The opinion of the court was delivered by: MOTLEY
This lawsuit arises out of the tragic death of Harold Blauer which occurred on January 8, 1953 as a result of his injection with an experimental drug, EA-1298, a mescaline derivative, while he was a patient at the New York State Psychiatric Institute, a state mental facility. The drug had been supplied to the Psychiatric Institute pursuant to a contract between the Institute and the United States Army Chemical Corp, which was interested in possible chemical warfare applications of the substance. Not suspecting any such extraordinary backdrop to Harold Blauer's death, in 1953 his estate filed a lawsuit against New York State sounding in medical malpractice. This suit was eventually settled in 1955 for $18,000, with the United States secretly paying half the amount.
Plaintiff Elizabeth Barrett, Blauer's daughter, did not learn of the United States' role in her father's death until 1975 when the Army notified her of the Chemical Corp's involvement in the Psychiatric Institute research project during which Harold Blauer died. Shortly thereafter, she filed this lawsuit in her individual capacity as well as in her capacity as administratrix of the estate of Harold Blauer.
The facts and allegations out of which this current lawsuit arises have been extensively discussed in the numerous decisions already rendered in this case by both the district court and the Court of Appeals on a variety of issues. See, e.g., Barrett v. United States, 798 F.2d 565 (2d Cir. 1986); Barrett v. United States, 689 F.2d 324 (2d Cir. 1982), cert. denied 462 U.S. 1131, 77 L. Ed. 2d 1366, 103 S. Ct. 3111 (1983), Barrett v. United States, 622 F. Supp. 574 (S.D.N.Y. 1985). For purposes of the present opinion, it will suffice to say that in addition to suing the United States under the Federal Tort Claims Act, 28 U.S.C. Sections 1346(b), 2671 et seq. for its alleged negligence in creating and conducting the drug experiment project, plaintiffs have sued the numerous individuals allegedly involved in the death and the events surrounding it under 42 U.S.C. Section 1983 for violations of the constitutional rights of Harold Blauer, his estate, and its beneficiaries. Of these individual defendants, who at one time included both state and federal officials and employees, only two remain, Dr. James Cattell, the doctor at the Psychiatric Institute who actually administered the fatal injection to Harold Blauer, and Dr. Newton Bigelow, the New York State Commissioner of Mental Hygiene at the time Mr. Blauer died.
Plaintiffs have asserted two distinct constitutional claims against these individuals under Section 1983. The first arises out of the individual defendants' alleged role in depriving Harold Blauer of his liberty and life without due process of law by causing him to participate in the Army experiments at the Psychiatric Institute. This first claim has frequently been referred to in this suit as plaintiffs' "pre-death claim." Plaintiffs' second claim arises out of the individual defendants' alleged role in an illegal cover-up by federal and state officials of the complete facts of Harold Blauer's death. This claim has frequently been referred to as plaintiffs' "post-death claim." The gravaman of this second claim is that by concealing and misrepresenting the true facts of Harold Blauer's death, namely those facts going to the Army's involvement and purpose in the experimentation, Harold Blauer's estate and its beneficiaries were unconstitutionally deprived of their property rights in a potential cause of action against the federal government, and in the incremental value, had the full circumstances of the death been known, of the lawsuit that they did file and settle in the 1950's. See Barrett v. United States, 689 F.2d 324, 331-33 (2d Cir. 1982).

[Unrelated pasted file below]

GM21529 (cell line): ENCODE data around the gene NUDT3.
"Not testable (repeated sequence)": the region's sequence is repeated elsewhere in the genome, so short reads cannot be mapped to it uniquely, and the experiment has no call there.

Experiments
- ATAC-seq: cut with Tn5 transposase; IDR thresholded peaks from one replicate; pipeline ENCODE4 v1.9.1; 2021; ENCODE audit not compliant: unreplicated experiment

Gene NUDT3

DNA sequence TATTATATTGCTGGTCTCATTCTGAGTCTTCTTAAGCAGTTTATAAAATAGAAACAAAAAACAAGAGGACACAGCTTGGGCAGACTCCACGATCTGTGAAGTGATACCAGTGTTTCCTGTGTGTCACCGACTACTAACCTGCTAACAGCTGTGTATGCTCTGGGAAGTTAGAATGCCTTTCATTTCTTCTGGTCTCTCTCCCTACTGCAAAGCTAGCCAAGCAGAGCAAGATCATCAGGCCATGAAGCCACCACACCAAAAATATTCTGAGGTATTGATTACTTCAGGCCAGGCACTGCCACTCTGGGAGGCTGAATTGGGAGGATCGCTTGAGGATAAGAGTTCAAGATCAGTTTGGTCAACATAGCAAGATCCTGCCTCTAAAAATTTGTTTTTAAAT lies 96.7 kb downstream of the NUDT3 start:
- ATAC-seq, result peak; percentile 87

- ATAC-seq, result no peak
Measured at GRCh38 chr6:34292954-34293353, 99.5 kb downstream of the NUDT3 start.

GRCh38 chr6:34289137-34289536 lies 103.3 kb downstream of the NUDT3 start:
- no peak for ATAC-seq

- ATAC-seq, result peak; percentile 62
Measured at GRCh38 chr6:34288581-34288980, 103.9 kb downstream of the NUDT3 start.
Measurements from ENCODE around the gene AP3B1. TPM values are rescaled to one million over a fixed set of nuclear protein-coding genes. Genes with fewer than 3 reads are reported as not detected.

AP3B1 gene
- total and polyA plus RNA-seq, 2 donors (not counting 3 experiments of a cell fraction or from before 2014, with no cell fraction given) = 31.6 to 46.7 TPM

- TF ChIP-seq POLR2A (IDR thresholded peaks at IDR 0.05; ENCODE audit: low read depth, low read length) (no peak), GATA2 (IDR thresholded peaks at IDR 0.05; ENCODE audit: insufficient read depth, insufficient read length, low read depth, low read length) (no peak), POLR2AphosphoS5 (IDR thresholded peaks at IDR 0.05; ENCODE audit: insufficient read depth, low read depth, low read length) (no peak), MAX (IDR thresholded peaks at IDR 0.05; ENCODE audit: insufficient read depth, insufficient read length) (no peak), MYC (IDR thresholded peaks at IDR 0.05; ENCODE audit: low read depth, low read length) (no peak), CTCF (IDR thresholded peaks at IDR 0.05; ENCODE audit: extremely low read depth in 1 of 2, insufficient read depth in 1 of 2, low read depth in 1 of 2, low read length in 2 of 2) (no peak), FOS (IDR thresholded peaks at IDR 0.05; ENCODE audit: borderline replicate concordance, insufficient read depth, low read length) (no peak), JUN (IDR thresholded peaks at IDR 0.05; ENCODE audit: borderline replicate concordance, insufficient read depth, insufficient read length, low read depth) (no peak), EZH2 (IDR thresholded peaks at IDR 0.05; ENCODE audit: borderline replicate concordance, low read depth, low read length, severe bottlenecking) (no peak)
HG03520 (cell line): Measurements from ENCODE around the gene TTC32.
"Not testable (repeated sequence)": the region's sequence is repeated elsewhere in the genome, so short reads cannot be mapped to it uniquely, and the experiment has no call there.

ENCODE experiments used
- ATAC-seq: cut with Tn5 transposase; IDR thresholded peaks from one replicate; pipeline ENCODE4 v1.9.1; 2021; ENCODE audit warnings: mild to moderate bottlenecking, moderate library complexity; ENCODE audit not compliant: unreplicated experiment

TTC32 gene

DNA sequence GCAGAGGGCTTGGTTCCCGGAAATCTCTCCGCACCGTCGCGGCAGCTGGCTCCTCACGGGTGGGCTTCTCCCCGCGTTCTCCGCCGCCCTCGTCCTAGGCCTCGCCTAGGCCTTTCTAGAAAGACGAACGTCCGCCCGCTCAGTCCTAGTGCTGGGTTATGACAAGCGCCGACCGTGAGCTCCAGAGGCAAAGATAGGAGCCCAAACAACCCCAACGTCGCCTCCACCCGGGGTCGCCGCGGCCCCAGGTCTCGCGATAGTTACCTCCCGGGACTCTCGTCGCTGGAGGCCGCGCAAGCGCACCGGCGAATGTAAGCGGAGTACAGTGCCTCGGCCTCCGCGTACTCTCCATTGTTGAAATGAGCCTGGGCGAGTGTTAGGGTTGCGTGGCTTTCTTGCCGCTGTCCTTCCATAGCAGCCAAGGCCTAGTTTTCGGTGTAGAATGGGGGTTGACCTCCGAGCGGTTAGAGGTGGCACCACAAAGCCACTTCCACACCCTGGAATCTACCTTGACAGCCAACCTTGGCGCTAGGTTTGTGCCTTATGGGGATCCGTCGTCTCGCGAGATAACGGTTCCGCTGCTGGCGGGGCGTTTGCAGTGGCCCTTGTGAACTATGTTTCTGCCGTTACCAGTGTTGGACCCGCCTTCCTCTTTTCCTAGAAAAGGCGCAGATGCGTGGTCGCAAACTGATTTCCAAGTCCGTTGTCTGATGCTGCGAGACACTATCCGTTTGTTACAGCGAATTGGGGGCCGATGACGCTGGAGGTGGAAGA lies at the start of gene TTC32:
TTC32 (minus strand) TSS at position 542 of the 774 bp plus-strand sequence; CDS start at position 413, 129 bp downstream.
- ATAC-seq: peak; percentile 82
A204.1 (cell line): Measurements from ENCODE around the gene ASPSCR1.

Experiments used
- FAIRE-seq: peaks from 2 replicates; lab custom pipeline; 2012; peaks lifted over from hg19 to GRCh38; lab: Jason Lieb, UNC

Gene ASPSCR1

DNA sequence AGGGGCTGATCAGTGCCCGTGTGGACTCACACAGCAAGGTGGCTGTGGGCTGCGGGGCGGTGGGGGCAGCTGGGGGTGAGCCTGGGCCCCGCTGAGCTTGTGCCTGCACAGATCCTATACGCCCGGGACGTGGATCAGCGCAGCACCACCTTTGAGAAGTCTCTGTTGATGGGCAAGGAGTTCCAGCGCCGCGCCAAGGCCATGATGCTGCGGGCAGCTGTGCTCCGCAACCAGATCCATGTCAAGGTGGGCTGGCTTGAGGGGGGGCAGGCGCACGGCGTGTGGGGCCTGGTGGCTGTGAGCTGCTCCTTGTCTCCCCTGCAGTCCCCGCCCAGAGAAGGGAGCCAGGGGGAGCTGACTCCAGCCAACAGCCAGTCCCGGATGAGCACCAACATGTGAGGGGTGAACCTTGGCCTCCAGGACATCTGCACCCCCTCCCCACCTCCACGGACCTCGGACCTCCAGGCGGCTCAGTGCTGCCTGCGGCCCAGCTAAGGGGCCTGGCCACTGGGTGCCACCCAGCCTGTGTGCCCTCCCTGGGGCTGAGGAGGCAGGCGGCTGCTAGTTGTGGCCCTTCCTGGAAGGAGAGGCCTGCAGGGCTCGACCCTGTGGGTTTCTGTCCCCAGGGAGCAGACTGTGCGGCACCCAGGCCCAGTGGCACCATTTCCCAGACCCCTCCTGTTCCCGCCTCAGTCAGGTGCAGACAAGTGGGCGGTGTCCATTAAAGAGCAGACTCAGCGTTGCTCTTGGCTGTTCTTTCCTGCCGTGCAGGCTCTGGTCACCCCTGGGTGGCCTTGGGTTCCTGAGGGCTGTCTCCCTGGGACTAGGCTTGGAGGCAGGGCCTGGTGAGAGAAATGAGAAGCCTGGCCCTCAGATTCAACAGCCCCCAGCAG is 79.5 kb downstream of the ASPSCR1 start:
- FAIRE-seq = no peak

Defendants assert that plaintiffs' second cause of action, based on the alleged cover-up, for unconstitutional deprivation of property is barred by the election of remedies requirement imposed in this Circuit for actions arising out of allegedly fraudulent settlements. Subsequent to the close of plaintiffs' case at trial, and after extensive argument on this and related issues, the court has determined for the reasons that follow that plaintiffs' cause of action under Section 1983 for unconstitutional deprivation of property as a result of the alleged illegal cover-up of the true facts of Harold Blauer's death must be dismissed.
It is well-established under New York State law that where a party seeks to recover damages upon learning that he has been fraudulently induced to settle a meritorious claim, he has two options. He may either ratify the settlement agreement and sue for fraud, or else rescind the settlement agreement and sue anew on the underlying wrong. Slotkin v. Citizens Casualty Co. of New York, 614 F.2d 301, 312 (2d Cir. 1979); cert. denied, 449 U.S. 981, 66 L. Ed. 2d 243, 101 S. Ct. 395, 101 S. Ct. 396 (1980): Byrnes v. National Union Insurance Co., 34 A.D.2d 872, 310 N.Y.S.2d 781 (1970).